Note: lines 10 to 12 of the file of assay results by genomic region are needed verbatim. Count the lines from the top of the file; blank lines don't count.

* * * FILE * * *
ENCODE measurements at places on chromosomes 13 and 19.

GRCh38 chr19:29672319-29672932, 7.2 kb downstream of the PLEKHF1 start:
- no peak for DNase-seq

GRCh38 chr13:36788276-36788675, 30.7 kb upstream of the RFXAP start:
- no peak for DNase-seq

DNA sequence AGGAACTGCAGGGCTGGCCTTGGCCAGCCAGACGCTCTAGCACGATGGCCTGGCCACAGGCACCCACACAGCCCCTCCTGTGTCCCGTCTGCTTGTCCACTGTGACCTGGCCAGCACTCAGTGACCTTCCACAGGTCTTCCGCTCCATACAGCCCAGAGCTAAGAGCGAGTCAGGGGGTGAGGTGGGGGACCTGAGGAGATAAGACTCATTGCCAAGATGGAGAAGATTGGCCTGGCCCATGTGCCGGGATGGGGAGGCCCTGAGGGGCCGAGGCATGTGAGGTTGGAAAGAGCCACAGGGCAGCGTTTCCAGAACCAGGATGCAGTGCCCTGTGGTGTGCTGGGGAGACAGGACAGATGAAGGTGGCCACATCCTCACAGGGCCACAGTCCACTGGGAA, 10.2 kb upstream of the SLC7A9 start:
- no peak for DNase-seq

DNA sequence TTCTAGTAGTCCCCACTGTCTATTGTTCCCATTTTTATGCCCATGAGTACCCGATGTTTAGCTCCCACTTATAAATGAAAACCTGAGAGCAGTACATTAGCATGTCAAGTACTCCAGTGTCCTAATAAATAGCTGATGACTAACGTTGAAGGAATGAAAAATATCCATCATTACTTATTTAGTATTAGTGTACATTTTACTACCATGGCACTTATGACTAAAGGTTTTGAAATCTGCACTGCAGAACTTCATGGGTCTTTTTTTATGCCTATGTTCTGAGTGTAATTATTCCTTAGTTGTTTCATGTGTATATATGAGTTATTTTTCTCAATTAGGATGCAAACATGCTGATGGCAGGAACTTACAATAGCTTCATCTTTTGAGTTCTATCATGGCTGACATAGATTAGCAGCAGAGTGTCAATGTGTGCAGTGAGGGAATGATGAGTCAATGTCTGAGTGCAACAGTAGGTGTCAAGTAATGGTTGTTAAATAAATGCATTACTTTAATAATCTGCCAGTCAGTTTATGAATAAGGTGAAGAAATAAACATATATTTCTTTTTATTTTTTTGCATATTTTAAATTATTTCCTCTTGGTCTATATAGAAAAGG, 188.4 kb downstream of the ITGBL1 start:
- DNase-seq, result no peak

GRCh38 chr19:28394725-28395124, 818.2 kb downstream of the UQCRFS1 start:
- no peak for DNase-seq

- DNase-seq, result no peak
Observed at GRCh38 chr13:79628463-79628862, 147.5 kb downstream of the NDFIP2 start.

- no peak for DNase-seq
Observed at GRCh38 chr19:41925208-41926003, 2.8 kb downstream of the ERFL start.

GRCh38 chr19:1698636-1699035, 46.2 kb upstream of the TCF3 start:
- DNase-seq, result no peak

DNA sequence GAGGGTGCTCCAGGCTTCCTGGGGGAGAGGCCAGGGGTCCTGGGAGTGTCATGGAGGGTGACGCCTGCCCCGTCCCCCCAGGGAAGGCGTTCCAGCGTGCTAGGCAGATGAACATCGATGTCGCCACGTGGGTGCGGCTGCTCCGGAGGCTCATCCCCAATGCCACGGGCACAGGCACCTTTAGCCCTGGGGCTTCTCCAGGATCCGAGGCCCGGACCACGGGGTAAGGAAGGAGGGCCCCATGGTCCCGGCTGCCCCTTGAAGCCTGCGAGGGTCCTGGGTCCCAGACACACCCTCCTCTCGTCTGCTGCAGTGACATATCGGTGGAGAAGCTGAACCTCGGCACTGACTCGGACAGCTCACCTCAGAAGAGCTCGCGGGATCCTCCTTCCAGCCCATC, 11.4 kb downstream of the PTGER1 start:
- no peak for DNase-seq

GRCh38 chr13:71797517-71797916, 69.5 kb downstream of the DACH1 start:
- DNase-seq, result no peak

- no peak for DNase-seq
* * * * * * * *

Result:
GRCh38 chr19:28394725-28395124, 818.2 kb downstream of the UQCRFS1 start:
- no peak for DNase-seq

- DNase-seq, result no peak